Language and Control in Children's Literature

By Murray Knowles; Kirsten Malmkjær | Go to book overview

6

Fantasy fiction

INTRODUCTION

In chapter 5 above, we suggested that literary fairytales tend, in general, to conform fairly closely to the constraints which guide realist fiction. The fairytale remains within one time, one space and one world, and tells its story largely in chronological order. The fictional world of the fairytale is infused with magic, but, once this is accepted, everything proceeds in a recognisably natural manner.

Fantasy fiction, too, may incorporate a magical element, but when it does, the magical element, far from being assumed, is fantastic relative to the realistic aspects of the work: ‘A fantasy is a story based on and controlled by an overt violation of what is generally accepted as a possibility’ (Irwin, 1976:ix), even within the confines of the story. In Lewis’s Chronicles of Narnia there are many mentions of the special nature of the other world, for example that it allows for ‘the sort of thing that would have been quite impossible in our world’ (1956/1990:163). In particular, there are several instances of overt explanation of how people can disappear into the other world without losing any time of their own. For example, the Professor explains that if Lucy has been in the other world, he would ‘not be at all surprised to find that the other world has a time of its own; so that however long you stayed there it would never take up any of our time’ (1950/1988:48). Formally speaking,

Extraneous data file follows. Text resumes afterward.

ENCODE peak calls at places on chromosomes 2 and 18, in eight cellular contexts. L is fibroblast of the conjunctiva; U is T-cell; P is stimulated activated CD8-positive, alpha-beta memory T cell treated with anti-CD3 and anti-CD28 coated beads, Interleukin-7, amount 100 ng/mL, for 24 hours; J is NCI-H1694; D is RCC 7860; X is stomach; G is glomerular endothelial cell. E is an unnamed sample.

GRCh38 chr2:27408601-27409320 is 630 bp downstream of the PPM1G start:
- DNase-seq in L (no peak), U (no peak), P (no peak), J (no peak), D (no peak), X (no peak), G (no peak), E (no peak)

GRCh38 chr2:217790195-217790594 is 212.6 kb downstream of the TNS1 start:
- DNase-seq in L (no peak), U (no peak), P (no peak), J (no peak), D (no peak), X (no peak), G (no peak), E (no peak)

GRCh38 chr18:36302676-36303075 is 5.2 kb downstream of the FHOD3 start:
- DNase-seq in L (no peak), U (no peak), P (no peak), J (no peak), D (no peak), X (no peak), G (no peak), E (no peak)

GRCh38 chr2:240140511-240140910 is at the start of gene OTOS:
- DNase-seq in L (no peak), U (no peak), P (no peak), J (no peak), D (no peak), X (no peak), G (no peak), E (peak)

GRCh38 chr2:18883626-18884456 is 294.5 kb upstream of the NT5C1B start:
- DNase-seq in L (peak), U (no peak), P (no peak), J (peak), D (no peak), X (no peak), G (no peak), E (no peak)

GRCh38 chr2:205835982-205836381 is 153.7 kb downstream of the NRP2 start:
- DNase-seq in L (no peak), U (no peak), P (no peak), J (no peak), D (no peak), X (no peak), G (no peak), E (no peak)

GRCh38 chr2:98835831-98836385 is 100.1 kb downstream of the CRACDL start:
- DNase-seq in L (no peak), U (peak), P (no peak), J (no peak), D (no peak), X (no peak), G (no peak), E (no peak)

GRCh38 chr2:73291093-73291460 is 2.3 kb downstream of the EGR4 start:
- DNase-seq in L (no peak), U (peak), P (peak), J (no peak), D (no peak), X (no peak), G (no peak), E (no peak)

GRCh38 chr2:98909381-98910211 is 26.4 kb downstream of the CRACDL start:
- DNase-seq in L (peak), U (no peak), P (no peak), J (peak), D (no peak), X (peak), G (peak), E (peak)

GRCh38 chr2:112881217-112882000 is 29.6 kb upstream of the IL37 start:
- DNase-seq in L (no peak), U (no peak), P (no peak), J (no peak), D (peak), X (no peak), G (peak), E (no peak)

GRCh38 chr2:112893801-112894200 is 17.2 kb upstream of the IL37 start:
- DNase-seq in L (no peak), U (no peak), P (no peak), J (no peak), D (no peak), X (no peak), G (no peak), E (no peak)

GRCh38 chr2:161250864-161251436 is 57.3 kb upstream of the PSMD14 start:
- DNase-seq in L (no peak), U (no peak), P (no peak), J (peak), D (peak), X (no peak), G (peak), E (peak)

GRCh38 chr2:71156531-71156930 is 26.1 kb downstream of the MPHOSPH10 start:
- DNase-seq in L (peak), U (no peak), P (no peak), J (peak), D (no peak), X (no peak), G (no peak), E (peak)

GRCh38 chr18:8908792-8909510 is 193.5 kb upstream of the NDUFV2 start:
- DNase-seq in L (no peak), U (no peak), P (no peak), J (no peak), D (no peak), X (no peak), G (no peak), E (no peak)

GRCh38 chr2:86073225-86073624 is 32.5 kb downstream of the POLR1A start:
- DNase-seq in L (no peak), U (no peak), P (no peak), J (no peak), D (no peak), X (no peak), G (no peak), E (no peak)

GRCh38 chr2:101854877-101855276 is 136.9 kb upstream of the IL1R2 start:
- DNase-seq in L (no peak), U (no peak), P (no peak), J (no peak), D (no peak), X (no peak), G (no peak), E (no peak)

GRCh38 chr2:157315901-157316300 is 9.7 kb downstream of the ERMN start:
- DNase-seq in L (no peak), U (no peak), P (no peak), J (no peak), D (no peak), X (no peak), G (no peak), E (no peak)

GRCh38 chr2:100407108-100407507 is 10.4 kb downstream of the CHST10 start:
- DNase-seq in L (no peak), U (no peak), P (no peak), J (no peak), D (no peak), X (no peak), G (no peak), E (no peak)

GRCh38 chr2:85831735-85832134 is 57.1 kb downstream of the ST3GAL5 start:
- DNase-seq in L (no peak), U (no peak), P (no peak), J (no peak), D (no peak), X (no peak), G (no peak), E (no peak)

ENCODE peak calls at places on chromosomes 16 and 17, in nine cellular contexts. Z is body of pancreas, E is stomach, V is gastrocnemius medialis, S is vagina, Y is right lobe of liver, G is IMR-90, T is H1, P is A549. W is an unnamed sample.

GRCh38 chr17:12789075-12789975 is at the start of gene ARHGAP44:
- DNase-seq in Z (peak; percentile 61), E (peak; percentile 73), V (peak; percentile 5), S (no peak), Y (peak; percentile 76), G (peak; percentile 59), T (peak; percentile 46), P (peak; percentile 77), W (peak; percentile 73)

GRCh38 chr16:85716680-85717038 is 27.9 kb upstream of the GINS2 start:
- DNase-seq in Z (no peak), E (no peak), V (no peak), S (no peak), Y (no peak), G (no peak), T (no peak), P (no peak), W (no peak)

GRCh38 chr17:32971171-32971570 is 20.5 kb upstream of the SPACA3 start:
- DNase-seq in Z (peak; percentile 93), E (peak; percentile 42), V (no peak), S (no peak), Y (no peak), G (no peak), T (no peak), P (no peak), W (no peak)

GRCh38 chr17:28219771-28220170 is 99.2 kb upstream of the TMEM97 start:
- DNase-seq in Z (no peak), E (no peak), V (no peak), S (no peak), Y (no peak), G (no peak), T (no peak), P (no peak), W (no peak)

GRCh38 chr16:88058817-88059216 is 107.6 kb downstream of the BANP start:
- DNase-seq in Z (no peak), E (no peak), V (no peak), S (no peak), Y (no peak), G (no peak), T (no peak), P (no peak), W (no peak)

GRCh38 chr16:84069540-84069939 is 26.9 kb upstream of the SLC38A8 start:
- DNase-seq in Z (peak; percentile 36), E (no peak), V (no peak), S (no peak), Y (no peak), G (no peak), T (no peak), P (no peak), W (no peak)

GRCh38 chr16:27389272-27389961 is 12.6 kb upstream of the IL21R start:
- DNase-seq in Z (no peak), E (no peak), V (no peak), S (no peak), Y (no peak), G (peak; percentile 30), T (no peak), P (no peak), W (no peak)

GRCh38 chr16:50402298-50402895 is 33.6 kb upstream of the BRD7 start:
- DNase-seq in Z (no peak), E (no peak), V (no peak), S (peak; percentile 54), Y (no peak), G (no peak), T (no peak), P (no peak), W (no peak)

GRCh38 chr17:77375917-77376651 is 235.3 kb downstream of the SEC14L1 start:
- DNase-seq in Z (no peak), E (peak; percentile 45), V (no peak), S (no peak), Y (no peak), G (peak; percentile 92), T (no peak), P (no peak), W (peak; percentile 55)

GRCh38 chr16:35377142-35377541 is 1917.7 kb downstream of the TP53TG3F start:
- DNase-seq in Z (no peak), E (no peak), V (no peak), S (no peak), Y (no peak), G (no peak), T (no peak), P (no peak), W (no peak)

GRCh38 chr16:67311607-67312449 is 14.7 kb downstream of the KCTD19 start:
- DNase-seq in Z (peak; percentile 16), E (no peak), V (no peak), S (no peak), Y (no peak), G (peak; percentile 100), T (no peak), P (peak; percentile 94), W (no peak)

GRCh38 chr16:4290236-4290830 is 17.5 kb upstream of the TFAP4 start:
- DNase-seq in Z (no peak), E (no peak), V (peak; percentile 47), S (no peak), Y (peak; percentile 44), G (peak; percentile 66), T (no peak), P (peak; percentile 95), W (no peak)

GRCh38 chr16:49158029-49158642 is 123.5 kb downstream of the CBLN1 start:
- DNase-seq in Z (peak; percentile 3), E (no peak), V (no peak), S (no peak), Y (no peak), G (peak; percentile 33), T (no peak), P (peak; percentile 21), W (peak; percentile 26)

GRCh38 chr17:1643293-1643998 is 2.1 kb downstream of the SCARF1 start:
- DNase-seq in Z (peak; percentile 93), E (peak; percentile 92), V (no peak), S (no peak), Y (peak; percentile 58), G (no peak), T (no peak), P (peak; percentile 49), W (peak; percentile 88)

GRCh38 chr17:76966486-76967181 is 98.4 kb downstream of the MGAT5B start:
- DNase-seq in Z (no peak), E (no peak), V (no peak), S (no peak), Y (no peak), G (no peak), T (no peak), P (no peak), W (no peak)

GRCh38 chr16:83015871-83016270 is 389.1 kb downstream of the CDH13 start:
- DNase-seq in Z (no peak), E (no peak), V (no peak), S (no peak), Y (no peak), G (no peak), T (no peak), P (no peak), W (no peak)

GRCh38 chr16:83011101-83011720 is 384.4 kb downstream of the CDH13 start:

literary fantasies have appeared to be ‘free’ from many of the conventions and restraints of more realistic texts: they have refused to observe unities of time, space and character, doing away with chronology, three-dimensionality and with rigid distinctions between animate and inanimate objects, self and other, life and death.

(Jackson, 1981:1-2)

-224-

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Language and Control in Children's Literature
Table of contents

Table of contents

  • Title Page iii
  • Contents vii
  • Preface ix
  • Acknowledgements xi
  • 1 - Children’s Literature in England 1
  • 2 - Literature as a Carrier of Ideology: Children’s Literature and Control 41
  • 3 - Traditional Juvenile Fiction 81
  • 4 - Today’s Young Reader 114
  • 5 - The Fairytale 156
  • 6 - Fantasy Fiction 224
  • 7 - Last Thoughts 262
  • References 267
  • Index 276
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